The show must go online
Many countries around the world are struggling in the pandemic to conduct banking and commerce – the exchange of money and buying critical necessities. Serbia has risen as an example of how early USAID interventions are helping improve resilience in crises.
In Serbia, COVID-19 has led to mandatory lock down periods and long lines extending out the door at groceries as people struggle to get basic supplies while following social distancing guidelines.
But COVID-19 has also forcibly expedited some changes that have been long in the making, providing a desperately needed lifeline for businesses.
The government is introducing tax policy measures, employment subsidies, guarantee schemes and subsidized loans for the private sector to maintain financial and employment stability by injecting liquidity into the economy. This is being done with the USAID Serbia Mission’s portfolio of projects providing input.
USAID has had a presence in Serbia for 20 years, focused on building the country’s economic resilience.
As a preparation for just the type of resiliency needed in times of crises, USAID’s Cooperation for Growth (CFG) Project and its predecessor project had recognized early on that technology and e-commerce could democratize access to markets and global trade. Tech would help globalization live up to its original promise of shared prosperity and growth.
This is especially true for small- and medium-sized enterprises.
“Our efforts to strengthen e-commerce are now helping people keep their jobs and maintain their livelihoods. This has been a lifeline for businesses at this time,” said Dragana Stanojevic, Chief of Party for implementing partner Cardno International Development.
“And all kinds of companies are pivoting quite quickly," Stanojevic said, "not just because they’re adaptable, but because the nuts and bolts are in place. Our team, the Serbian government, and Serbian e-Commerce Association collectively put those measures in place in advance.”
CFG initially focused on building the e-Commerce market systems and has recently focused on building capacity of the e-Commerce Association (ECS). As the only business association with membership ranging from large multinationals to microenterprises, ECS is focused on advocating for and helping firms digitize their business models, making them more competitive and resilient.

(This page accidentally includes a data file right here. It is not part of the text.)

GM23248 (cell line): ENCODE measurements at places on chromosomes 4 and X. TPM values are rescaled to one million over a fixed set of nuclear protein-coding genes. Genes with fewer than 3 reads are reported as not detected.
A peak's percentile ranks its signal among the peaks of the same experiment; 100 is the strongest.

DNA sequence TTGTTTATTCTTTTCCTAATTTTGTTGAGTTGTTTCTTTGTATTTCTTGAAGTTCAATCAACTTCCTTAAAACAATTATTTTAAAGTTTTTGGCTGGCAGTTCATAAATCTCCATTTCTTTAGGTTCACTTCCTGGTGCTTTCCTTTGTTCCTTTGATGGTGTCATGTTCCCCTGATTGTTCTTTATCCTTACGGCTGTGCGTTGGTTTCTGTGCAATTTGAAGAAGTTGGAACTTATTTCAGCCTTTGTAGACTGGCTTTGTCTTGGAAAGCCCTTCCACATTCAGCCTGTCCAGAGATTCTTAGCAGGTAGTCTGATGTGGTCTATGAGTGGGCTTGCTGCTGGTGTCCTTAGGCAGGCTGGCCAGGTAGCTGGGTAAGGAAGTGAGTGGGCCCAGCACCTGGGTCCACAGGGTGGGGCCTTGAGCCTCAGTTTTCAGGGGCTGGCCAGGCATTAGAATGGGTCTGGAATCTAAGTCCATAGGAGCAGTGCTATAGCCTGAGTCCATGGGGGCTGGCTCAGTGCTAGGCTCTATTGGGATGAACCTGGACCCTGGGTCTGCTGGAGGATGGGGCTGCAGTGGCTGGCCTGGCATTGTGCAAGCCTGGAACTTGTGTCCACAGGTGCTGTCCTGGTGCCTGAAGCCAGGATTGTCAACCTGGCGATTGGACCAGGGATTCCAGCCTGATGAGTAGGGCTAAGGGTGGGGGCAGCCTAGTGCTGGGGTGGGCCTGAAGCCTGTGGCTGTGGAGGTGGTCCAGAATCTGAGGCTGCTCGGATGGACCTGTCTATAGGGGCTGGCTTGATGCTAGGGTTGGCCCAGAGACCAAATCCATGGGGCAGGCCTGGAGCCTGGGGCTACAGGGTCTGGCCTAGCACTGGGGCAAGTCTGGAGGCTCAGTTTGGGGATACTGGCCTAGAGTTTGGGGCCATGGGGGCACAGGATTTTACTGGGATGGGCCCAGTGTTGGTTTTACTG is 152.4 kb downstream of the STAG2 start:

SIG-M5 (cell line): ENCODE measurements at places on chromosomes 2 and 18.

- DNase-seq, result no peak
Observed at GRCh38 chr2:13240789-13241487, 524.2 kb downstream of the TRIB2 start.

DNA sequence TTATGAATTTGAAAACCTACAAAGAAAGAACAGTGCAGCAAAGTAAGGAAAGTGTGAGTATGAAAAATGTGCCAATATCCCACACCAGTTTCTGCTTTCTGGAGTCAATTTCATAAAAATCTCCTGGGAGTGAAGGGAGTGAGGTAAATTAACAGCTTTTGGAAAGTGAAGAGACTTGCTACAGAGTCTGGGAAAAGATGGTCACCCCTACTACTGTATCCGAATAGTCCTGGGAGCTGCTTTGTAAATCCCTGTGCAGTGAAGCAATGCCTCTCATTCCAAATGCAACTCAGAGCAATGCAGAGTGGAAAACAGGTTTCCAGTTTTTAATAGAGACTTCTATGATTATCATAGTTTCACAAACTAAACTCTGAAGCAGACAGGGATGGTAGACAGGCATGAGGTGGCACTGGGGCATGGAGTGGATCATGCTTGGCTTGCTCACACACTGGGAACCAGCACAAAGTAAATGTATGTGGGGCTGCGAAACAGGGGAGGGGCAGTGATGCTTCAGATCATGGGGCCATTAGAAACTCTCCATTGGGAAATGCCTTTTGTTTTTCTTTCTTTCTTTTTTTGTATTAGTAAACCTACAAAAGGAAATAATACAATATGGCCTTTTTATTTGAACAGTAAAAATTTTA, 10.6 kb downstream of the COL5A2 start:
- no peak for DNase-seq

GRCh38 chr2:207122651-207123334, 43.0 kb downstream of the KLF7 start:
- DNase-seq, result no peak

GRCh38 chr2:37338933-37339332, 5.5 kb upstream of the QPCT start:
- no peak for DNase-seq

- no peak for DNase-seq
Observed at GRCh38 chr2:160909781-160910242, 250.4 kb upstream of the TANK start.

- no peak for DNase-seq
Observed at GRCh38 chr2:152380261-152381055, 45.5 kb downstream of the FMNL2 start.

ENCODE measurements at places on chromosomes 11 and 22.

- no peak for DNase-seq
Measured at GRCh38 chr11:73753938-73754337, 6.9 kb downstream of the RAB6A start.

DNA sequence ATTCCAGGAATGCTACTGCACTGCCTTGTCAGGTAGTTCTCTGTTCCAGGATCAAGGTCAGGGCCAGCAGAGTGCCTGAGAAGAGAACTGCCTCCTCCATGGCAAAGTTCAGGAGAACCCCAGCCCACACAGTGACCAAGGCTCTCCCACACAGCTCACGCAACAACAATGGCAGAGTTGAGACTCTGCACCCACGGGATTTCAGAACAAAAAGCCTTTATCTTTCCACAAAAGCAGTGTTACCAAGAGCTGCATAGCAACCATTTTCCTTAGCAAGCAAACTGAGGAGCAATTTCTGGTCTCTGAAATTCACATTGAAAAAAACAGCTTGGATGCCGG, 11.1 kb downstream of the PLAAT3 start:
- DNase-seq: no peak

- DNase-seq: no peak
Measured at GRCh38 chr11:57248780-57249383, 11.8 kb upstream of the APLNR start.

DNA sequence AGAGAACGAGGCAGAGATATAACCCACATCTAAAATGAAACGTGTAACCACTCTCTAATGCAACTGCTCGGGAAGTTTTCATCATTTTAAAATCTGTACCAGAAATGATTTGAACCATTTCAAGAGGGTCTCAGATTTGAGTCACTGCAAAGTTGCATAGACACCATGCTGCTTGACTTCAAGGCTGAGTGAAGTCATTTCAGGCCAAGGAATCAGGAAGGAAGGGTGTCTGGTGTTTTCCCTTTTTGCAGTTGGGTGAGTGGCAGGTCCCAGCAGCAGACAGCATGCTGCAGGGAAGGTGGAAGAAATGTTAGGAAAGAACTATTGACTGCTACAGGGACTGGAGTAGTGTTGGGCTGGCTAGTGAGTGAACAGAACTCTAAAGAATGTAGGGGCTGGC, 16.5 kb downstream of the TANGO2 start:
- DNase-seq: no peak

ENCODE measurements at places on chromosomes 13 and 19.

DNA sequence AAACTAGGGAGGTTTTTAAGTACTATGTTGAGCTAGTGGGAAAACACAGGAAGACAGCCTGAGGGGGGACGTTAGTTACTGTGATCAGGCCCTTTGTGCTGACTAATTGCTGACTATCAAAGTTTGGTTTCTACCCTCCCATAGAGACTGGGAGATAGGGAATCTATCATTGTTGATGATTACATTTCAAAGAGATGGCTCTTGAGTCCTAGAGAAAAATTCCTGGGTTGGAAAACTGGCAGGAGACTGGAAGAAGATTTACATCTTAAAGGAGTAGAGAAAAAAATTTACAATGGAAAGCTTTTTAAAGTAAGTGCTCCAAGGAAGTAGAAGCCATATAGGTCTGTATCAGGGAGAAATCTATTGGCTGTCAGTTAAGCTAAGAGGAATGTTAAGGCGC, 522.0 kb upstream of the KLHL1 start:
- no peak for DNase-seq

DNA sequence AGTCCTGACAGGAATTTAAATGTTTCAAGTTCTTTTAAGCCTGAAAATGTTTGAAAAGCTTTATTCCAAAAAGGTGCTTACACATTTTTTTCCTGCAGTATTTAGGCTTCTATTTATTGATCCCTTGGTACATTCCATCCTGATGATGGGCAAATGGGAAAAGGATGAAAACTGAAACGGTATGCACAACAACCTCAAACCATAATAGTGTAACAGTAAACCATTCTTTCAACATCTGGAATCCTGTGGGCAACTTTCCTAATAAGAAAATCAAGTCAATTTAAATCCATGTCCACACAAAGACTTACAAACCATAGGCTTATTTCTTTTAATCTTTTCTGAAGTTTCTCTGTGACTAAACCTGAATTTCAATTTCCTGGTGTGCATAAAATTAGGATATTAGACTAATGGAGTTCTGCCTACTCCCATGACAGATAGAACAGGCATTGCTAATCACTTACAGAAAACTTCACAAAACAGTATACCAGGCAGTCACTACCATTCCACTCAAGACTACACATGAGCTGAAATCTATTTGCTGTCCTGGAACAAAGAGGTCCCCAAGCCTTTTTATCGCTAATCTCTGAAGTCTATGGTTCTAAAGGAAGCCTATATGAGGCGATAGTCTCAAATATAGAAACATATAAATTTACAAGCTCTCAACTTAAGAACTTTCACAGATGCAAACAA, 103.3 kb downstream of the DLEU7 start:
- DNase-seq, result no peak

CFG’s assistance has been addressing the demand and supply side, training businesses on the benefits of online sales, as well as educating consumers and mainstreaming online shopping.
These foundational pieces, put in place as a direct result of CFG efforts, are now paying off in the wake of COVID-19 crisis. With the project’s promotional support, commerce site SHOPEN is offering Serbian SMEs with a free platform to list their products, transitioning SMEs to online platforms.
A partnership with ICT Hub has yielded a series of communications and outreach with SMEs about doing business in a time of crisis. In fact, on April 8, an online panel gathered some of the most known e-Commerce players on the Serbian market, including successful SMEs and entrepreneurs who have been able to quickly adapt their business to the state of emergency.
The project also critically supports the National Bank of Serbia's efforts to strengthen e-commerce, online payments, and a cashless economy. Compared to 2018, the increase in the number of internet transactions in 2019 is up nearly 150%, and the increase in the value of these transactions is 92%, according to the National Bank of Serbia.
The number of internet points of sale increased for 54% of the population in one year.
“E-commerce in Serbia has increased three to four times since the state of the emergency was declared,” said a representative of Direct Media United Solutions, a leading media system in southeast Europe.
SuperKartica is a leading regional loyalty program and digital business with more than 1.2 million registered users and more than 150,000 mobile customers in Serbia alone.
“Online shopping has been recording an excellent growth, since it is perceived as the safest type of purchase at the moment,” said Mihajlo Ponjavic, CEO of SuperKartica (Super Card). “We know that all of us have to be ready for change that consumers will inherit from this state.”
This shift to online sales is helping SMEs generate revenue, retain their workers and even thrive while also providing the public with essential products they are unable to get safely and securely in person. In this way, technology and e-commerce are providing access to markets for SMEs and access to goods for consumers, for an overall more resilient system.
Closure of retail outlets and consumer isolation have significantly influenced the behavior of customers, who have turned to online shopping more than ever during this period.
Even e-commerce giants, such as China, are seeing an increase in online shopping at the time of the pandemic, where 50% of consumers say they are buying products more frequently online that they would normally buy in stores, according to the Direct Media United Solutions. In Italy, e-commerce has grown by 31%, and in the U.S. the number of grocery applications installed has increased by as much as 218% daily.
While the pandemic is indiscriminately affecting the world, less resilient countries have borne a higher cost to livelihoods and economies. USAID CFG’s work on e-commerce has provided alternative options to get essential products to consumers, keep businesses open, and maintain employment, building Serbia’s resilience and overall defense against the negative impacts of COVID-19.